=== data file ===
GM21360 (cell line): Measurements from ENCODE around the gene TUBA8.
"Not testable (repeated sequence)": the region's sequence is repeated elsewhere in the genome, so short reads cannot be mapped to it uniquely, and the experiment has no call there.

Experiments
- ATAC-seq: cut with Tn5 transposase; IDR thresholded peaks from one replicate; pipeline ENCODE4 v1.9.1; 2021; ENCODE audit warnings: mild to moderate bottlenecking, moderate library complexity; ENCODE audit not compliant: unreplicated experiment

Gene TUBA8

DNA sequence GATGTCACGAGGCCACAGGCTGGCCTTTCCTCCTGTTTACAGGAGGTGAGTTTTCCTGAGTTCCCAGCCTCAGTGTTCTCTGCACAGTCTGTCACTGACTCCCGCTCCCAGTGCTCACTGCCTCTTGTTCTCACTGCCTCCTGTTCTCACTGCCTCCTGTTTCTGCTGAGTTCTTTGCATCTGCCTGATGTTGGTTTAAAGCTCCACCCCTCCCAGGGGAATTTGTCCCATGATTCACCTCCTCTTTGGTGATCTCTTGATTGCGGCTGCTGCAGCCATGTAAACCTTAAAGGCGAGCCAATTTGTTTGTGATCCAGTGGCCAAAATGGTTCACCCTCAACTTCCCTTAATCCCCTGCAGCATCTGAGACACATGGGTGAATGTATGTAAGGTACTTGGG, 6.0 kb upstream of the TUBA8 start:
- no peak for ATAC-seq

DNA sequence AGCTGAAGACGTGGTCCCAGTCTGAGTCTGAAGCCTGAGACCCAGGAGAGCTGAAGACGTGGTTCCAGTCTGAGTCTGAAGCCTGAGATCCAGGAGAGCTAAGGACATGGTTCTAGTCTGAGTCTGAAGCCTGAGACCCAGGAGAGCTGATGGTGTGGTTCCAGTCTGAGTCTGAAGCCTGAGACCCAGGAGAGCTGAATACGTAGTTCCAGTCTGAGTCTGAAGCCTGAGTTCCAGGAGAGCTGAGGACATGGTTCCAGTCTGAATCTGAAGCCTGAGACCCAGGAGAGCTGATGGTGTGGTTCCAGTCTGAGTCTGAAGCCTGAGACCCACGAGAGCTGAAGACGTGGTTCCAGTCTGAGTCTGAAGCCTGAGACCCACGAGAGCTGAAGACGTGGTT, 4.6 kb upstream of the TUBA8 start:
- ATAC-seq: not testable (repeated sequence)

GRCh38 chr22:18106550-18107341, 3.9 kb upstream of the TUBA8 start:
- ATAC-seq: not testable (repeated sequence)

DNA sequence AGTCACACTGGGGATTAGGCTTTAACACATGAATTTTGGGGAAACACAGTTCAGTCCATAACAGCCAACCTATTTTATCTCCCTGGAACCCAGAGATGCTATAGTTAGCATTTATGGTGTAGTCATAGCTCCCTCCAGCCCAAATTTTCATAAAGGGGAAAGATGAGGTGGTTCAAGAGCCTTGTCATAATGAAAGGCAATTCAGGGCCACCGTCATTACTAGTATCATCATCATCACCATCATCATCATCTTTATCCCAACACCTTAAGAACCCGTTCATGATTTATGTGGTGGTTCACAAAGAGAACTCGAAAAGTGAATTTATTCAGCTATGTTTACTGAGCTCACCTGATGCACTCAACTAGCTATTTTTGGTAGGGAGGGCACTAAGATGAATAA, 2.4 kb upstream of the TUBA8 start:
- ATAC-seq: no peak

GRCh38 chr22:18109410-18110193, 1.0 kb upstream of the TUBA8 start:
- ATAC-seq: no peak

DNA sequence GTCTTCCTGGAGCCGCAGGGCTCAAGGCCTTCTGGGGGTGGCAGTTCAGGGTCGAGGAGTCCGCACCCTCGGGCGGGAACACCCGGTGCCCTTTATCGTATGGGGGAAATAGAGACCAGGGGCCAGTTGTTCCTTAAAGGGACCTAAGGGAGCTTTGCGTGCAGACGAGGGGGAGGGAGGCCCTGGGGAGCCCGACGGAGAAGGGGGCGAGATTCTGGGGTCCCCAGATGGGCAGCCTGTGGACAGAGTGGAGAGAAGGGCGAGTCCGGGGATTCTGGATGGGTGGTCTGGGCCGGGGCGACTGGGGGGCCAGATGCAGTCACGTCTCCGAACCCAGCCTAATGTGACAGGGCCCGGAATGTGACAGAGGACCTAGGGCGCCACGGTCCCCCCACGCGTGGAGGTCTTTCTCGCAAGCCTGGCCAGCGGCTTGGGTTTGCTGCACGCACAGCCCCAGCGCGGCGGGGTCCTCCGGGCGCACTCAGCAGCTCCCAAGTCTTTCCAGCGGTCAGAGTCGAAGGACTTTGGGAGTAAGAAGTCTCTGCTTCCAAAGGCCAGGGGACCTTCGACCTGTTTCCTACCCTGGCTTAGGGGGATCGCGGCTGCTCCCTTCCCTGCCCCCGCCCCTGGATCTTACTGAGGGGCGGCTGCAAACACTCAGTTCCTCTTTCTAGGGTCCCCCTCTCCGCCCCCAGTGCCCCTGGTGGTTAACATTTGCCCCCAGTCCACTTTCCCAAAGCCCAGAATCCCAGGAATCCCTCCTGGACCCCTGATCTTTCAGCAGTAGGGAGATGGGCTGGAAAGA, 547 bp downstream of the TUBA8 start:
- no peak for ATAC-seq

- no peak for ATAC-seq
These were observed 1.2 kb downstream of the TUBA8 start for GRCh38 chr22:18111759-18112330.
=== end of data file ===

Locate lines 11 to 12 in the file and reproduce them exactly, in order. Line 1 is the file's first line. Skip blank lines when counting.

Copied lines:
- ATAC-seq: not testable (repeated sequence)

DNA sequence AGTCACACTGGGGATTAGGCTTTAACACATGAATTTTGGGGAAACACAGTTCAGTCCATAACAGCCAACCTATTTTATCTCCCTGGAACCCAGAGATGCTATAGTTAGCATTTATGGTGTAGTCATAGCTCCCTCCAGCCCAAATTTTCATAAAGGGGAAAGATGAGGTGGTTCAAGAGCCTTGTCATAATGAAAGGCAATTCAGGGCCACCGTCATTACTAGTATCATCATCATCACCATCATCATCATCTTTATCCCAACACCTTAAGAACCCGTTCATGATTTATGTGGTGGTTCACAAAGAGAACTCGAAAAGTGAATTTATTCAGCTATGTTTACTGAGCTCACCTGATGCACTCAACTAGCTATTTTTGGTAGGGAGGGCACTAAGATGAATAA, 2.4 kb upstream of the TUBA8 start: